Families struggle in flood's wake
While the nation is preparing to usher in a new year in two days, some families living in flood-stricken Fugalei, Taufusi, Saleufi and some parts of Moamoa are still reeling from the impact of the worst floods to have struck Samoa in recent memory.
Describing the floods of two weeks ago as the worst they have seen in years, the families are still struggling to come to terms with the aftermath as they try to pick up the pieces.
A family from Moamoa who lives right next to the Moamoa bridge are grateful to have made it to safety that day when the river burst over the banks. Speaking to the Samoa Observer, Liz Fonotuli who lives next to the river with her family said that it was nothing they've experienced before.
"When the river broke that day, we thought it wasn’t going to be that bad but the when later on that day it was a disaster that brought all the logs and rubbish and took all our furniture," Ms. Fonotuli said
"Usually when the river breaks, it’s not that bad but this year was something else. We’ve lived here for a while now and we have never seen anything like this."
Their open house was flooded and had taken away some of the appliances. Ms. Fonotuli said they found shelter at their aunt's house where they were grateful the kids were all safe.
"The water came right through our house bringing logs inside and most of our furniture like our TV, stove, fridge and cabinet was all washed away by the floods and into the river," she said. "We sought refuge at our aunt’s house that day. We didn’t care about any of our belongings, all we were grateful for to God that day was that our children were safe."
The water took down their cook-house (umukuka) and a part of their home as well. The water even destroyed the neighbouring family's cookhouse.
"Just at the back of our house was our cook-house (umukuka) but after the flooding, it took down our kitchen and left a big pit. Our shower as well was there, it all went down so we’ve shifted it to the other side of the house," she said. "Even the house next to us, their kitchen was also damaged and the one on the other side as well. We’re lucky our house is still standing.
"The water took down the back of our house as well and as you can see there at the back post of the house, it doesn’t look firm."
Ms. Fonotuli added that there were families that gave out bags of clothes for them as well as pillows because most of their things were washed away by the water.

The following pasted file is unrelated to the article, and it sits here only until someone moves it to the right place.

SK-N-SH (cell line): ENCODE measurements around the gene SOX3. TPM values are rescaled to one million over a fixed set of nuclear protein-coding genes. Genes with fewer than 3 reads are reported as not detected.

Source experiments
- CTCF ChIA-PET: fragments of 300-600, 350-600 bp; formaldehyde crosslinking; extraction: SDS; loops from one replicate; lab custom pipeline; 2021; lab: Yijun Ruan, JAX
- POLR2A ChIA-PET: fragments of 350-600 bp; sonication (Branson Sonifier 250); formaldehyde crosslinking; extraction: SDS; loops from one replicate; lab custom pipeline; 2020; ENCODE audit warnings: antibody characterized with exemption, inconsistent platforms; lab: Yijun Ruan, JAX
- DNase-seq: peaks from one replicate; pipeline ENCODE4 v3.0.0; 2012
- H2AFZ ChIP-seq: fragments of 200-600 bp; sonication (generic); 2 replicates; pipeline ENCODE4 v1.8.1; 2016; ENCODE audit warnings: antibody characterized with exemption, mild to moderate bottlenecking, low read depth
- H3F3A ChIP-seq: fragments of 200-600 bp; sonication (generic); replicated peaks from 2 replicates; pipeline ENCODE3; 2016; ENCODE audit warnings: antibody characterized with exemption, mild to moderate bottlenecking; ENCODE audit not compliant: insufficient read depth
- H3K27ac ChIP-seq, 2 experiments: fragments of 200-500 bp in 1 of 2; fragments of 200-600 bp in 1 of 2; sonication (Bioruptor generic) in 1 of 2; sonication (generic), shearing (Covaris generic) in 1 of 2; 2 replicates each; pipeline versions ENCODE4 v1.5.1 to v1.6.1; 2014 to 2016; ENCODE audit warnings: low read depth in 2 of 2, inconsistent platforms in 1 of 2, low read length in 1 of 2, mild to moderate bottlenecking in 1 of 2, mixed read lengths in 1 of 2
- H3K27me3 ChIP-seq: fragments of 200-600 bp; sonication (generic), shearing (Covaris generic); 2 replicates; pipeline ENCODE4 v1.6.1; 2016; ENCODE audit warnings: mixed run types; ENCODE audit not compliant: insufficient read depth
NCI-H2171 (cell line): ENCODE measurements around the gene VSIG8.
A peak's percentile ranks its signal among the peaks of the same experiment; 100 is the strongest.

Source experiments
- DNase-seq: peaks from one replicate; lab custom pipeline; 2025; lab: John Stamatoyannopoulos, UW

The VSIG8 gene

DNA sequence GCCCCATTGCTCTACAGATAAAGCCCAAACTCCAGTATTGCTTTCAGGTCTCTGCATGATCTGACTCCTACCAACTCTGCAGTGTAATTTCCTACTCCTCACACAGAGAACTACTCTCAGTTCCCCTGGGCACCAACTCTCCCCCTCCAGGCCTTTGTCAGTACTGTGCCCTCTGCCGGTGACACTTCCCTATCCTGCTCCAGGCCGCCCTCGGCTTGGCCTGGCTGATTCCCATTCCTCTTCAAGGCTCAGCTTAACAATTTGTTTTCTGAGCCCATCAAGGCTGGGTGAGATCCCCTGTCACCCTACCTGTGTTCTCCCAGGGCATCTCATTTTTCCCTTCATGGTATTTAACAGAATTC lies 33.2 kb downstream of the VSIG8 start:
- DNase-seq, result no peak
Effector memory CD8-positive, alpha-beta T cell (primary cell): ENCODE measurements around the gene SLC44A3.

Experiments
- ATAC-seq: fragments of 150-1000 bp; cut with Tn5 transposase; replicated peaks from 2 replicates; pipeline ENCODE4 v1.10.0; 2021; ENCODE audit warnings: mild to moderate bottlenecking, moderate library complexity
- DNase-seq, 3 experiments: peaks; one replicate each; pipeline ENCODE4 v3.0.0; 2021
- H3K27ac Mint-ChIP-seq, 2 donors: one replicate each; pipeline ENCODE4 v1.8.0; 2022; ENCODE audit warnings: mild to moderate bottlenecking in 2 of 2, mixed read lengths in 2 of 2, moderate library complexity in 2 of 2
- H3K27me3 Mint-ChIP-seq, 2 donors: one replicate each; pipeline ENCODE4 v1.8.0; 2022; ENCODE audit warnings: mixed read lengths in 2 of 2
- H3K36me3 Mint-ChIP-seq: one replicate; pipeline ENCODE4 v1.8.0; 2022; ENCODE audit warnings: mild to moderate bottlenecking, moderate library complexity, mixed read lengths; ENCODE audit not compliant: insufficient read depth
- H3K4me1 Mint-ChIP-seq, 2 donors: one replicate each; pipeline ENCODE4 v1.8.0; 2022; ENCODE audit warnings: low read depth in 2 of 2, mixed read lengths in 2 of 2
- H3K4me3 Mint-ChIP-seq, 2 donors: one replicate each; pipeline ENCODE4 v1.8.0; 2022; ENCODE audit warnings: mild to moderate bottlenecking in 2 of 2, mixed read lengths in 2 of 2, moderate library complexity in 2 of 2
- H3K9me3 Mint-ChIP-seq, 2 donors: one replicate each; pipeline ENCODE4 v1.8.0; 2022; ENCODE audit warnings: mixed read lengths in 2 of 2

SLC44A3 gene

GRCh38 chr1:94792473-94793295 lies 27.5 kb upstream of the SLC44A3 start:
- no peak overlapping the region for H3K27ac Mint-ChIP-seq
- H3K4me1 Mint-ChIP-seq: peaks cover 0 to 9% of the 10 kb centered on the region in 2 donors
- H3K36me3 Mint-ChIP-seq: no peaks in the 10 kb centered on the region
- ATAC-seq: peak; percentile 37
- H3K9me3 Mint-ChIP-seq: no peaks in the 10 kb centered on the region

However, she said the only thing their family needs right now is their appliances and furniture that were washed away by the water.
"I think the only things we need right now is our furniture and appliances that were damaged," she said.
"That day all we had in mind was to stay alive and to be able to survive, we left all our belongings and took shelter at our relative’s house.
"My aunt almost got caught up in the water but luckily she was able to hold on to one of our cocoa trees."
A 70-year old resident of Vaimoso shared the same saying that since she has lived at Vaimoso, the recent flooding was something she has never seen before.
"In previous years, it wasn’t this bad. It does flood but the water never came into the house and the water level is low. Ever since I lived here at Vaimoso, I have never seen anything like this recent flooding," she said.
"It was bad, the water level was very high that it reached our patio fence and so we just left it because there was nothing we could do and we went up to the second floor of our house."
According to this 70-year-old resident who did not want to be named, they've experienced the impact of flooding in the previous years and it was from there that they had decided to build a second floor to their home for safety.
"We had just completed the second floor of our home and then the flooding came. My children told me that it would be good to have a second floor in case anything like this happens," she said
Their whole family slept on the second floor that night because the water came up to a high level on the first floor. She also added that her children had to run their errands using boats because no one was able to walk outside that day.
The problem that the family is currently facing is the remains from the flooding such as the rubbish, the mud, dirt and the dust. Her children had to clear out the mud on after the flooding to enable vehicles to pass.
"The only problem now is the dirt and mud outside. My children had to clear the muddy road after the flooding because cars were unable to pass with how thick the mud was," the 70-year-old resident said.
"Even up until now we’re still trying to clean up around our house. We’re really affected because we’re at the end of the river here and all the rubbish gets washed up in front of our house."
Lui Latulipe of Saleufi also shared the same problem that he is now facing after the flood. The thick mud and dirt around his home to which he now has to wear gumboots in order to get around.
He described the flooding as a river which he said was very deep and that if the children were to get caught up in they would've drowned or have been swept away.
"It was like a river here that day but luckily the water didn’t reach my house, it almost did though. But around this area, the water level was high that it would have gone past my stomach if I had stood in it," Mr. Latulipe said.
"It was only me here that day because my wife and kids were in Savaii then. There were other families here before but they had moved away because of the same issue with the flooding."
He went on to say that the drainage and rivers are not deep enough and that it needs to be dredged to reduce the impacts of flooding.